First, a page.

The mechanism of maturation of insulin-like growth factor-1

Craven, Cyril John (1999) The mechanism of maturation of insulin-like growth factor-1. PhD thesis, Queensland University of Technology.

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Abstract

This study, to elucidate the role of des(1-3)IGF-I in the maturation of IGF-I,used two strategies. The first was to detect the presence of enzymes in tissues, which would act on IGF-I to produce des(1-3)IGF-I, and the second was to detect the potential products of such enzymic activity, namely Gly-Pro-Glu(GPE), Gly-Pro(GP) and des(l- 3)IGF-I. No neutral tripeptidyl peptidase (TPP II), which would release the tripeptide GPE from IGF-I, was detected in brain, urine nor in red or white blood cells. The TPPlike activity which was detected, was attributed to a combined action of a dipeptidyl peptidase (DPP N) and an aminopeptidase (AP A). A true TPP II was, however, detected in platelets. Two purified TPP II enzymes were investigated but they did not release GPE from IGF-I under a variety of conditions. Consequently, TPP II seemed unlikely to participate in the formation of des(1-3)IGF-I. In contrast, an acidic tripeptidyl peptidase activity (TPP I) was detected in brain and colostrum, the former with a pH optimum of 4.5 and the latter 3.8. It seems likely that such an enzyme would participate in the formation of des( 1-3 )IGF-I in these tissues in vitro, ie. that des(1-3)IGF-I may have been produced as an artifact in the isolation of IGF-I from brain and colostrum in acidic conditions. This contrasts with suggestions of an in vivo role for des(1-3)IGF-I, as reported by others. The activity of a dipeptidyl peptidase N (DPP N) from urine, which should release the dipeptide GP from IGF-I, was assessed under a variety of conditions and with a variety of additives and potential enzyme stimulants, but there was no release of GP. The DPP N also exhibited a transferase activity with synthetic substrates in the presence of dipeptides, at lower concentrations than previously reported for other acceptors or other proteolytic enzymes. In addition, a low concentration of a product,possibly the tetrapeptide Gly-Pro-Gly-Leu, was detected with the action of the enzyme on IGF-I in the presence of the dipeptide Gly-Leu. As part of attempts to detect tissue production of des(1-3)IGF-I, a monoclonal antibody (MAb ), directed towards the GPE- end ofiGF-I was produced by immunisation with a 10-mer covalently attached to a carrier protein. By the use of indirect ELISA and inhibitor studies, the MAb was shown to selectively recognise peptides with anNterminal GPE- sequence, and applied to the indirect detection of des(1-3)IGF-I. The concentration of GPE in brain, measured by mass spectrometry ( MS), was low, and the concentration of total IGF-I (measured by ELISA with a commercial polyclonal antibody [P Ab]) was 40 times higher at 50 nmol/kg. This also, was not consistent with the action of a tripeptidyl peptidase in brain that converted all IGF-I to des(1-3)IGF-I plus GPE. Contrasting ELISA results, using the MAb prepared in this study, suggest an even higher concentration of intact IGF-I of 150 nmollkg. This would argue against the presence of any des( 1-3 )IGF-I in brain, but in turn, this indicates either the presence of other substances containing a GPE amino-terminus or other cross reacting epitope. Although the results of the specificity studies reported in Chapter 5 would make this latter possibility seem unlikely, it cannot be completely excluded. No GP was detected in brain by MS. No GPE was detected in colostrum by capillary electrophoresis (CE) but the interference from extraneous substances reduced the detectability of GPE by CE and this approach would require further, prior, purification and concentration steps. A molecule, with a migration time equal to that of the peptide GP, was detected in colostrum by CE, but the concentration (~ 10 11mo/L) was much higher than the IGF-I concentration measured by radio-immunoassay using a PAb (80 nmol/L) or using a Mab (300-400 nmolL). A DPP IV enzyme was detected in colostrum and this could account for the GP, derived from substrates other than IGF-1. Based on the differential results of the two antibody assays, there was no indication of the presence of des(1-3)IGF-I in brain or colostrum. In the absence of any enzyme activity directed towards the amino terminus of IGF-I and the absence any potential products, IGF-I, therefore, does not appear to "mature" via des(1-3)IGF-I in the brain, nor in the neutral colostrum. In spite of these results which indicate the absence of an enzymic attack on IGF-I and the absence of the expected products in tissues, the possibility that the conversion of IGF-I may occur in neutral conditions in limited amounts, cannot be ruled out. It remains possible that in the extracellular environment of the membrane, a complex interaction of IGF-I, binding protein, aminopeptidase(s) and receptor, produces des(1- 3)IGF-I as a transient product which is bound to the receptor and internalised.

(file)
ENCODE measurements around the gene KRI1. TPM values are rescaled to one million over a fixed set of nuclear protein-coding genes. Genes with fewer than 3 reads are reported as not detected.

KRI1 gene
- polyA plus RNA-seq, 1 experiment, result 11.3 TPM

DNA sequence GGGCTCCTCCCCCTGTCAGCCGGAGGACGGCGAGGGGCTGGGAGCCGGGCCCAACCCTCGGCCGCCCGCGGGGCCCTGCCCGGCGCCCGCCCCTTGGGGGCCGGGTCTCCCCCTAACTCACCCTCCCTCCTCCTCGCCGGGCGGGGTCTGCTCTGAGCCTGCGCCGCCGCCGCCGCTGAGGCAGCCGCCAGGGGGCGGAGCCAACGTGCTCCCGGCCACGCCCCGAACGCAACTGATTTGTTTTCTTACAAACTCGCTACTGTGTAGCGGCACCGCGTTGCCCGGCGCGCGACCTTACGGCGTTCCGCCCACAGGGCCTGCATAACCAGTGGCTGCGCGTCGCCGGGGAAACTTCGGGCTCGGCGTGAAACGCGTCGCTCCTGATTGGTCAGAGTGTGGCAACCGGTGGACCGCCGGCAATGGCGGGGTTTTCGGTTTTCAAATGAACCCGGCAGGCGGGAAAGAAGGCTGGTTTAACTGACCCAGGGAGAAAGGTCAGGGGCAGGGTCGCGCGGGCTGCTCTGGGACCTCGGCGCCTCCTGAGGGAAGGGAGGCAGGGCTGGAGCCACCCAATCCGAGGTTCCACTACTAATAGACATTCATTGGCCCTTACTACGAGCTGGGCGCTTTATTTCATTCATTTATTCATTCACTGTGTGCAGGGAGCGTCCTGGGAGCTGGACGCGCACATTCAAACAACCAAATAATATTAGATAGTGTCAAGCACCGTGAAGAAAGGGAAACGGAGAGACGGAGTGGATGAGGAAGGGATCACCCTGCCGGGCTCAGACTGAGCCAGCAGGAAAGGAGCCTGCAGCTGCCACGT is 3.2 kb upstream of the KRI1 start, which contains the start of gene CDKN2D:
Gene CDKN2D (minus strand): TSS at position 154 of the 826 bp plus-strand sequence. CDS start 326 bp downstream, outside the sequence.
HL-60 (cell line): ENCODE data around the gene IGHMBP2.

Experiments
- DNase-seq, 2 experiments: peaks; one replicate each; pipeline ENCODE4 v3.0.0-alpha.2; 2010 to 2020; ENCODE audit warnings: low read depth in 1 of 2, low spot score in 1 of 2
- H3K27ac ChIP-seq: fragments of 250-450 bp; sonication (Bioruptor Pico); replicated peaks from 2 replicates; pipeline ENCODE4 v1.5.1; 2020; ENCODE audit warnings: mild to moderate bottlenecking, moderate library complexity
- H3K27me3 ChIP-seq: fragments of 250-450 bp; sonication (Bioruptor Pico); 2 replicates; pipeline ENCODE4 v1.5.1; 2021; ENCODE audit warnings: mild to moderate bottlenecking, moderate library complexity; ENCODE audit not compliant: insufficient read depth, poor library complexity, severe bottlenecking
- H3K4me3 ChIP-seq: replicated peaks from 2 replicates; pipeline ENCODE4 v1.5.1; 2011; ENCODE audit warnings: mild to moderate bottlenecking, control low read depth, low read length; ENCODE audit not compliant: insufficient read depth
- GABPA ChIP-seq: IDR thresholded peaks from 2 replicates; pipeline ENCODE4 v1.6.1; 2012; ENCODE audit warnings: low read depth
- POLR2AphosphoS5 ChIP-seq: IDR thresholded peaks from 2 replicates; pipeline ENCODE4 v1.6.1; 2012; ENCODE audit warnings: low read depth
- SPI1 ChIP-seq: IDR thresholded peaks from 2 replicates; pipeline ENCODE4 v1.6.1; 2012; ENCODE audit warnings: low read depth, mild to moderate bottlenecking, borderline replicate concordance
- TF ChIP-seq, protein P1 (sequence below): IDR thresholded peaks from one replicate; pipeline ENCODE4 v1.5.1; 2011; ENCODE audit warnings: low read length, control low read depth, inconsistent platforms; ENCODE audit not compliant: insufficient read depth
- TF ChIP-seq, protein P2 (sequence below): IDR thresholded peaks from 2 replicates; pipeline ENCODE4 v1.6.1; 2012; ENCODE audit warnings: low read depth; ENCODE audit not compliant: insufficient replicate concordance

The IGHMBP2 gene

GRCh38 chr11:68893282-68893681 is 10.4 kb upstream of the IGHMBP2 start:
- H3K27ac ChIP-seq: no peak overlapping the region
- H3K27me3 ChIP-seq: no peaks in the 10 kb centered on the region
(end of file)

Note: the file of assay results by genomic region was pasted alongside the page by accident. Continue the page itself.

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ID Code: 37030
Item Type: QUT Thesis (PhD)
Additional Information: Presented to the Centre for Molecular Biotechnology, School of Life Science, Queensland University of Technology.
Keywords: Somatomedin, Spinal cord Growth, insulin-like growth factor I, Des(1-3) insulin-like growth factor I, tripeptidyl peptidase II, tripeptidyl peptidase I, dipeptidyl peptidase IV, brain, colostrum, Gly-Pro-Glu, Gly-Pro, thesis, doctoral
Institution: Queensland University of Technology
Copyright Owner: Copyright Cyril John Craven
Deposited On: 22 Sep 2010 13:06
Last Modified: 14 Mar 2016 00:56

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